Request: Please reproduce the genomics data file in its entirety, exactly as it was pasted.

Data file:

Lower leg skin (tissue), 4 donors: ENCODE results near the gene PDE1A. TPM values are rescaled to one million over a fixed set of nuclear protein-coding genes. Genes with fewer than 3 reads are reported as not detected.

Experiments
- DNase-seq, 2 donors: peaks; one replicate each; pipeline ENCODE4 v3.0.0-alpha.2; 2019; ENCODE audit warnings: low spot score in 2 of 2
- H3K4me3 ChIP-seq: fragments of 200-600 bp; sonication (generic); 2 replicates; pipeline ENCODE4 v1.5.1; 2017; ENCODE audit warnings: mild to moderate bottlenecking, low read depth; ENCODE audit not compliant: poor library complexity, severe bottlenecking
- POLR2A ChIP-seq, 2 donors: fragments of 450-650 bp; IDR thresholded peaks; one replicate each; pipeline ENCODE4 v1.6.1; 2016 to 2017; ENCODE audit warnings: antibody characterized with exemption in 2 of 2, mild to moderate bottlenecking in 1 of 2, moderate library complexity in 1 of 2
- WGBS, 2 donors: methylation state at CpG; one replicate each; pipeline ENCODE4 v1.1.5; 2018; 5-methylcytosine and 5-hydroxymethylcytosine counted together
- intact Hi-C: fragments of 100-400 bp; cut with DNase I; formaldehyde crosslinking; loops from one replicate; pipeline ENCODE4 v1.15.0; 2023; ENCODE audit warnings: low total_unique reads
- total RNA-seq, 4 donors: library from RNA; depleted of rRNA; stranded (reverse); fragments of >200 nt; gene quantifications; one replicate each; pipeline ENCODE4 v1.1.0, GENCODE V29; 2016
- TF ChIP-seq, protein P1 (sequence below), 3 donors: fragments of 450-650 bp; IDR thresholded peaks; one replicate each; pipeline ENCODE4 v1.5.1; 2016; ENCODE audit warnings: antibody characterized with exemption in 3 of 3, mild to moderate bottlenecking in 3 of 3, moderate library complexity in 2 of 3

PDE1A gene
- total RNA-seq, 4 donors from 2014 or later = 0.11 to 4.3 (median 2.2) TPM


Lower leg skin (tissue), 4 donors: ENCODE results near the gene PDE1A. TPM values are rescaled to one million over a fixed set of nuclear protein-coding genes. Genes with fewer than 3 reads are reported as not detected.

Experiments
- DNase-seq, 2 donors: peaks; one replicate each; pipeline ENCODE4 v3.0.0-alpha.2; 2019; ENCODE audit warnings: low spot score in 2 of 2
- H3K4me3 ChIP-seq: fragments of 200-600 bp; sonication (generic); 2 replicates; pipeline ENCODE4 v1.5.1; 2017; ENCODE audit warnings: mild to moderate bottlenecking, low read depth; ENCODE audit not compliant: poor library complexity, severe bottlenecking
- POLR2A ChIP-seq, 2 donors: fragments of 450-650 bp; IDR thresholded peaks; one replicate each; pipeline ENCODE4 v1.6.1; 2016 to 2017; ENCODE audit warnings: antibody characterized with exemption in 2 of 2, mild to moderate bottlenecking in 1 of 2, moderate library complexity in 1 of 2
- WGBS, 2 donors: methylation state at CpG; one replicate each; pipeline ENCODE4 v1.1.5; 2018; 5-methylcytosine and 5-hydroxymethylcytosine counted together
- intact Hi-C: fragments of 100-400 bp; cut with DNase I; formaldehyde crosslinking; loops from one replicate; pipeline ENCODE4 v1.15.0; 2023; ENCODE audit warnings: low total_unique reads
- total RNA-seq, 4 donors: library from RNA; depleted of rRNA; stranded (reverse); fragments of >200 nt; gene quantifications; one replicate each; pipeline ENCODE4 v1.1.0, GENCODE V29; 2016
- TF ChIP-seq, protein P1 (sequence below), 3 donors: fragments of 450-650 bp; IDR thresholded peaks; one replicate each; pipeline ENCODE4 v1.5.1; 2016; ENCODE audit warnings: antibody characterized with exemption in 3 of 3, mild to moderate bottlenecking in 3 of 3, moderate library complexity in 2 of 3

PDE1A gene
- total RNA-seq, 4 donors from 2014 or later = 0.11 to 4.3 (median 2.2) TPM